In these photos, what looks like a wearable Eyeball Dress is actually a sculpture, make up of tiny ceramic tiles, called Million Eyes Woman, by artist Marek Zyga. Photographed at the Evan Lurie Gallery Booth at the Summer 2015 Affordable Art Fair in NYC.
Group of Four Trees (1969-72 ) by artist Jean Dubuffet is a black and white sculpture standing just in front of the black and white Chase Manhattan Bank building. The similarities between the sculpture and building, however, stop there.
The building’s straight lines and evenly-spaced rows of windows stand in contrast to the irregular surfaces of Group of Four Trees. The forms of the trees are made up of a series of varying planes, all white, and connected together by thick black outlines. The trees’ canopies lean in different directions, and the heights of the four trees are all different, making the viewer’s eye move all around the sculpture, following the many lines that are present.
The trees manage to look both big and small at the same time. Although almost dwarfed by the surrounding buildings, Group of Four Trees in turn stands high above the people who walk by. Because of the unusual shapes of the trees, and the lack of natural color, the trees seem not quite organic. They do, however, add dynamic movement to the plaza.
In 1969, David Rockefeller, then chairman of Chase Manhattan Bank, asked Jean Dubuffet to design models for a possible sculpture to be placed in front of the bank’s new building. Already, the building’s plaza included Isamu Noguchi’s Sunken Garden, completed in 1964, and the bank’s leaders wanted to add another sculpture as well.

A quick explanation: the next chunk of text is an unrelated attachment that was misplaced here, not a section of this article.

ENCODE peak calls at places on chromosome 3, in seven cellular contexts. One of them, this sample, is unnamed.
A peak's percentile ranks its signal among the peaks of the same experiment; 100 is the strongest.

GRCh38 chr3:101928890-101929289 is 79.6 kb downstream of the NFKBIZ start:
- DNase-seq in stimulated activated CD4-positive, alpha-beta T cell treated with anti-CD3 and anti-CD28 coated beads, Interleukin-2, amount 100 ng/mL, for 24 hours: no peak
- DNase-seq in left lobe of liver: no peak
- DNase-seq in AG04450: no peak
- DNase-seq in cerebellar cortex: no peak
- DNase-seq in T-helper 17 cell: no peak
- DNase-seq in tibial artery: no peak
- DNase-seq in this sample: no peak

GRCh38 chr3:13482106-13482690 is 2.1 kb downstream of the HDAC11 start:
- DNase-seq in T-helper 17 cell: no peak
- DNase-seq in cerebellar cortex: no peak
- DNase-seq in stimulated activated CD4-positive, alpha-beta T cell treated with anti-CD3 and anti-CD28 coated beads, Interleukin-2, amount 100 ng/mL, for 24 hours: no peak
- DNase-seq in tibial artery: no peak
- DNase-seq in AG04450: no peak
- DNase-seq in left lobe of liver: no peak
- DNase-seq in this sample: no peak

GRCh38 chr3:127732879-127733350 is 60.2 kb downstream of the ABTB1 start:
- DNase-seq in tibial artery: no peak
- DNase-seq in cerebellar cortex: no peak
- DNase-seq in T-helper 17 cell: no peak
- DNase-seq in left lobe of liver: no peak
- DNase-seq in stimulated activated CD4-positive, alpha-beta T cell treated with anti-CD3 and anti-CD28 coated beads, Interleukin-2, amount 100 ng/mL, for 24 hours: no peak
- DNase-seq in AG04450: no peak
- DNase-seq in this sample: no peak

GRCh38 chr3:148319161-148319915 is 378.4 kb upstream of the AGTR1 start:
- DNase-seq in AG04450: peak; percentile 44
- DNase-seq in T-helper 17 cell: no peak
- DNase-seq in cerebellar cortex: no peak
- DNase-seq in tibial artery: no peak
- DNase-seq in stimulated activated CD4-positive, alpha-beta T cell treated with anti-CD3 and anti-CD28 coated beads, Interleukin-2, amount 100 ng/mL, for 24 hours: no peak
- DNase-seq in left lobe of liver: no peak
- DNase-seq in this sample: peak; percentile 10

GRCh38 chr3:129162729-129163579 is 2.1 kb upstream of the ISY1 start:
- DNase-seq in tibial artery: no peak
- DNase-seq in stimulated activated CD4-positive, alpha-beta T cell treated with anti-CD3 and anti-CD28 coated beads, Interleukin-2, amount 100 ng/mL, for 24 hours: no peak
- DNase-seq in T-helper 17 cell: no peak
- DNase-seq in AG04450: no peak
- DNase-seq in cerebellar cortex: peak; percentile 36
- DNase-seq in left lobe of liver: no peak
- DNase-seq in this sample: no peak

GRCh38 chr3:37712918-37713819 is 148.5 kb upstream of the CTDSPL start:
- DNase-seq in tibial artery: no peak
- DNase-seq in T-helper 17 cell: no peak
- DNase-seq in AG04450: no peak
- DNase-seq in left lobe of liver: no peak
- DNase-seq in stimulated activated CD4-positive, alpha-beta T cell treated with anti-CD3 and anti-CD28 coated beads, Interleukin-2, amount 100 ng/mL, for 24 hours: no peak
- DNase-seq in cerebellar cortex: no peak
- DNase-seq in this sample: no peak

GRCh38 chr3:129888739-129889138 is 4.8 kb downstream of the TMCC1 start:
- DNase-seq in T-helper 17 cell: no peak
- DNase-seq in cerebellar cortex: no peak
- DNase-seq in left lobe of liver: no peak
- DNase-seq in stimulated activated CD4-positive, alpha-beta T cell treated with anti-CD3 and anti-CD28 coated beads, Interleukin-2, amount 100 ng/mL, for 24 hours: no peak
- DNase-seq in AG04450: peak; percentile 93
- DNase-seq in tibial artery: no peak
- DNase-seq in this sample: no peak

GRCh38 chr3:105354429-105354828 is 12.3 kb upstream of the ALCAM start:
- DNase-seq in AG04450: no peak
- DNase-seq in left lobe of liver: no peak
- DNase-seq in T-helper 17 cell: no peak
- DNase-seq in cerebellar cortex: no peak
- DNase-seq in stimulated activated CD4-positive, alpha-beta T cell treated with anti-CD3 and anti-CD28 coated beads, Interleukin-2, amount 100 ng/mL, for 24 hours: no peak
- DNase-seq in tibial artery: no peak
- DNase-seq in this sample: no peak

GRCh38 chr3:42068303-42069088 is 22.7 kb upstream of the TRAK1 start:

Dubuffet submitted a number of models, of which Group of Four Trees was chosen. He then enlarged the piece for placement in the plaza. The sculpture is made of synthetic plastic over an aluminum frame, with a steel armature holding the whole piece together.
Group of Four Trees is located in the Chase Manhattan Bank Plaza, off Pine Street, between Nassau and William Streets, in NYC’s Financial District.
Joshua Liner Gallery is currently hosting Amalgamation, an exhibition of new work from Kansas-based artist Kris Kuksi. This is Kuksi’s fifth solo show with Liner and it includes seven works in the artist’s signature medium of mixed media assemblage.
When observing the delicate wall assemblages Kris Kuksi constructs, intricacy seems almost an understatement. Excessively detailed, each work plays out an epic drama meticulously assembled piece by piece. Largely influenced by the ornamental details of the late Baroque and Rococo movements, these embellished pieces possess a darkness. Chaos, downfall, and anguish are poignant struggles amongst Kuksi’s miniature models, their plight serving as commentary on humanity’s social, political and spiritual obstacles. The title of the exhibition — Amalgamation — sheds light on Kuksi’s elaborate process of collection, and also bears reference to the multiple chaotic narratives taking place in each ornate piece.
Many of the central figures in Kuksi’s assemblages resemble deities, transcending the disorder and turmoil that surround them. Rage and conflict between the smaller, less dominant figures is literally below them. In Farewell to Arms, a mythical warrior rises above a mass of smaller figures clambering beneath, struggling to keep hold of their heavy artillery.
Perhaps this profound difference in size between the godlike central figure and smaller mortal figures metaphorically reveals the sheer distance humanity is from total serenity. Kuksi elaborates, “Human beings are limited by their greed and carelessness yet they know it. Humans know how to be better and solve problems that are pressing the advancement of our species but we don’t always do the right thing. We are consumed by our darkness and yet we don’t realize we don’t have to be. I think if we can embrace our dark impulses, we can overcome them.”